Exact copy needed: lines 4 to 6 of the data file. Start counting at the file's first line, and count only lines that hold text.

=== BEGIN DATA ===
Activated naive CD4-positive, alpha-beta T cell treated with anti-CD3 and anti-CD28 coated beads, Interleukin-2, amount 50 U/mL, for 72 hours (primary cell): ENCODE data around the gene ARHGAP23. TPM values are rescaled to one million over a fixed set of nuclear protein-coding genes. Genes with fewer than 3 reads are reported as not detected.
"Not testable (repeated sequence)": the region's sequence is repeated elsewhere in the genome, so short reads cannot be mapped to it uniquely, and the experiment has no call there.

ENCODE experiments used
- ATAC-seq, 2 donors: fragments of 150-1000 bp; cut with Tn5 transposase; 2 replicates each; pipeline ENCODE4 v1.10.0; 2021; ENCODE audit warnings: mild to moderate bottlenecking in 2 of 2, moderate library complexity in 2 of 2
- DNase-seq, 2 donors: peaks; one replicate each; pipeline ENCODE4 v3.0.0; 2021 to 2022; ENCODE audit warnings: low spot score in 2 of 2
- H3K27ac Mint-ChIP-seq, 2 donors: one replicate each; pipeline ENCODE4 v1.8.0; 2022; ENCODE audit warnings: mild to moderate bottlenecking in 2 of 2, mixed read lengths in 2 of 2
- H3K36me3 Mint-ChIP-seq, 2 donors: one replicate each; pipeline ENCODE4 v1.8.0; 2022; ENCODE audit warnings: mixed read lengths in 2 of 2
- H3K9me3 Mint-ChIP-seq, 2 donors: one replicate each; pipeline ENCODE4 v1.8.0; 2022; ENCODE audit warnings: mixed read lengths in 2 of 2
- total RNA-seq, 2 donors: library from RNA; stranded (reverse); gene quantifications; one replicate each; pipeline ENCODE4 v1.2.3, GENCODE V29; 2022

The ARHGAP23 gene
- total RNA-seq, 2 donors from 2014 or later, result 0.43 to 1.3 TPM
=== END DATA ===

- ATAC-seq, 2 donors: fragments of 150-1000 bp; cut with Tn5 transposase; 2 replicates each; pipeline ENCODE4 v1.10.0; 2021; ENCODE audit warnings: mild to moderate bottlenecking in 2 of 2, moderate library complexity in 2 of 2
- DNase-seq, 2 donors: peaks; one replicate each; pipeline ENCODE4 v3.0.0; 2021 to 2022; ENCODE audit warnings: low spot score in 2 of 2
- H3K27ac Mint-ChIP-seq, 2 donors: one replicate each; pipeline ENCODE4 v1.8.0; 2022; ENCODE audit warnings: mild to moderate bottlenecking in 2 of 2, mixed read lengths in 2 of 2